The bloodless social revolution that has recently taken place in this country has afforded the cartoonist an audience more broadly based than he has known since the eighteenth century. One has the feeling that Giles as well as Low is benefiting from this change. But it is vital to remember that the art of the cartoonist, like other arts, can flourish only in a society that tolerates a high degree of freedom of expression. In a police State the cartoon is only a pictorial reflection of the dictator's diatribe. Politically, Low is well to the left of centre, and satire is indeed usually more con- vincing when aimed from this angle, for it is easier to cock a snook upwards than downwards (Charles Keene, a staunch Tory, did not make a good cartoonist). That the art of David Low has not only been tolerated but encouraged by the " right-wing capitalist " who owns the Evening Standard is the sort of democratic paradox that we• must jealously seek to preserve.
The future historian who comes to write of the past twenty years will profit greatly from Low's Years of Wrath. It will offer him something that he is unlikely to obtain from faded newspaper cuttings or even from the letters of statesmen. For Low has the gift of sensing and communicating those lurking twinges of conscience that might not otherwise find full expression. His work when viewed en masse is impressively free from the conventional devices of the cartoonist. In all these three hundred cartoons, for example, there is only one worried tight-rope walker, and though there are several personified Statues of Liberty, and, as the war progresses, an in- creasing number of skeletons, Low's pictorial energy and invention are so great that he avoids the smallest suggestion of staleness. In the world of Low's creation Colonel Blimp is seen more often than John Bull ; Low is the reverse of a jingo, and his appeals to national sentiment are founded more surely on an understanding of the penple. This book contains twenty or thirty cartoons that have no humorous content ; they depend entirely, like those of Raemakers, on strength of line and intensity of human sympathy. With one or two exceptions, these grave, sometimes grim, cartoons are satisfy- ing and effective.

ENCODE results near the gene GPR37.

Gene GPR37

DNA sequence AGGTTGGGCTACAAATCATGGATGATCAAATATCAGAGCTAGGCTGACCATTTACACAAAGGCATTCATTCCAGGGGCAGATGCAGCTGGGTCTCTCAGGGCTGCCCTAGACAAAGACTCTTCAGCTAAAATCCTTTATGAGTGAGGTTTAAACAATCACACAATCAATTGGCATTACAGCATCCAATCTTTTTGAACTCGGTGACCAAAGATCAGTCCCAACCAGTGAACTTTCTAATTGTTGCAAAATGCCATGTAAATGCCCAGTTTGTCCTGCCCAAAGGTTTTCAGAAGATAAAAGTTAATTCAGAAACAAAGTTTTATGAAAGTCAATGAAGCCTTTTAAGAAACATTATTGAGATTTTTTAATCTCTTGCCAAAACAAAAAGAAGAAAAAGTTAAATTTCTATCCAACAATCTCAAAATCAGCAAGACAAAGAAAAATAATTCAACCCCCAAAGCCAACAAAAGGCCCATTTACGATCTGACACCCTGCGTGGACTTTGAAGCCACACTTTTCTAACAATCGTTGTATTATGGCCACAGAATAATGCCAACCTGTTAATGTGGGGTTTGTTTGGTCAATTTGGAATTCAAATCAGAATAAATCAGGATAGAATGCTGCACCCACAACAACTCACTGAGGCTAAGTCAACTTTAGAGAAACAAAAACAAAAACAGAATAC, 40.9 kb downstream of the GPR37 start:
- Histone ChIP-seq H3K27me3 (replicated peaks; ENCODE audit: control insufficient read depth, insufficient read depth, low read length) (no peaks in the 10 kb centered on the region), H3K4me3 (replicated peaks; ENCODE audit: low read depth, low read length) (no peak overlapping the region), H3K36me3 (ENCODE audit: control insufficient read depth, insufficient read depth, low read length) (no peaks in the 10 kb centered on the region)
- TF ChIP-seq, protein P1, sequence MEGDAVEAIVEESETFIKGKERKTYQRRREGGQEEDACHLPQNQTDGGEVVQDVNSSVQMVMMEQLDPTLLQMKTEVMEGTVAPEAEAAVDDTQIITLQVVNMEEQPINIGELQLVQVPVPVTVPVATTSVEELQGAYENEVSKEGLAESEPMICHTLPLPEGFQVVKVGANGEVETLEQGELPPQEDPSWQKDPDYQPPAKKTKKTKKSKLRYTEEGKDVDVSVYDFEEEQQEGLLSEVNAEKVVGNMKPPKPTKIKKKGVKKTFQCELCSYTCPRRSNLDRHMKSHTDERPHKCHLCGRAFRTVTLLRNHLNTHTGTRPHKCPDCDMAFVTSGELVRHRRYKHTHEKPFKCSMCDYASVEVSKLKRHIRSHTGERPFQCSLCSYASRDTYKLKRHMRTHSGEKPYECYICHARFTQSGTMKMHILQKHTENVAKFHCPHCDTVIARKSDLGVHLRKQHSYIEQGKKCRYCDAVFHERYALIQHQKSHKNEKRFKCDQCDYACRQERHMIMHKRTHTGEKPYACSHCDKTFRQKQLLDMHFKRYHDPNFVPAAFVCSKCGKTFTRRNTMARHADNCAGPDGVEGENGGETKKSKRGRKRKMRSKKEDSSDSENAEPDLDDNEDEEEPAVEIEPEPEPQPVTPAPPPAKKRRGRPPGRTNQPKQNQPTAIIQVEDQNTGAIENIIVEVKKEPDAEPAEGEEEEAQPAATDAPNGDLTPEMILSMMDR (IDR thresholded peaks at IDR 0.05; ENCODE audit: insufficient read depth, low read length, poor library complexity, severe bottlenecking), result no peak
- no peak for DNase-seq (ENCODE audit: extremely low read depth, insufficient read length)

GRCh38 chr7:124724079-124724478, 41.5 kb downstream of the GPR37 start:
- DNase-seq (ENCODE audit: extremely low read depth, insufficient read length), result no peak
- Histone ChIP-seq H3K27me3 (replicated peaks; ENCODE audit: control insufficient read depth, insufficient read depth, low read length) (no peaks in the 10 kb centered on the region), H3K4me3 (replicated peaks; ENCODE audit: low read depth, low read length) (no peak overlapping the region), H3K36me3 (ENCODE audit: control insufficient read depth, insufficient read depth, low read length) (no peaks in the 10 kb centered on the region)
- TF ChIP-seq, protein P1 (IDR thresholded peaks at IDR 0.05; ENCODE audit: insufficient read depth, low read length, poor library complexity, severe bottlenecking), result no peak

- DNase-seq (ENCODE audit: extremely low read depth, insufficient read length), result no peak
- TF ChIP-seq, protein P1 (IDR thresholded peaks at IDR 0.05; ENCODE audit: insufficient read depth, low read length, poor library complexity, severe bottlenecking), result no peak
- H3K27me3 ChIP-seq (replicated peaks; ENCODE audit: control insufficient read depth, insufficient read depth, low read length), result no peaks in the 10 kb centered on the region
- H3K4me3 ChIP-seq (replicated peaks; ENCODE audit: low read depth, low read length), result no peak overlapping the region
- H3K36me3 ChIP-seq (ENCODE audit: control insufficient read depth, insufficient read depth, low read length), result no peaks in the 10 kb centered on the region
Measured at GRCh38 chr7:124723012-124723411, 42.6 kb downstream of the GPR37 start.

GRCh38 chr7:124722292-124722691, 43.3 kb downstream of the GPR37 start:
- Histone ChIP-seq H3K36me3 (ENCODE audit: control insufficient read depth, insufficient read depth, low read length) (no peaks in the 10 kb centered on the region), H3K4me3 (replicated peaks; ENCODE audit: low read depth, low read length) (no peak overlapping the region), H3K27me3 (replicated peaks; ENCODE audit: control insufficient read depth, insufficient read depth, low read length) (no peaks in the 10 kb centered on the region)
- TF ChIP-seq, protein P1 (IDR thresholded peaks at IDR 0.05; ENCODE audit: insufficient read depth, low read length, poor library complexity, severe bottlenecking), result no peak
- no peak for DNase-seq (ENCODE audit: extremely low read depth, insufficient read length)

But a cartoonist in the proper sense of the term stands or falls by his gift of obtaining a comic likeness. Here Low is supreme. The principal political figures of 5932-45, from Churchill, Baldwin and Chamberlain to Hitler, Goering and Mussolini, are captured with irresistible genius. In the foreword to Years of Wrath Low expresses the hope that the volume will help to prevent Hitler ever being canonised as " a picturesque, lonely hero." So, no doubt, it will. Towards the end of the war years Hitler appears, in Low's eyes, as gaunt, desperate and horrible. But the earlier Hitler who is presented as Father Christmas, or as a cricketer, or as a child in the nursery, or on page after page in female costume as a moustached Mrs. Bruin, is not an entirely unlikable figure—indeed, he is a good deal more likable, in these pages, than any of his lieutenants. The book as a whole is a unique impression of fourteen tragic years ; but it may be true that Low's concluding sketches of the accused at Nuremberg will do more to make posterity understand the Third Reich than anything else he has drawn.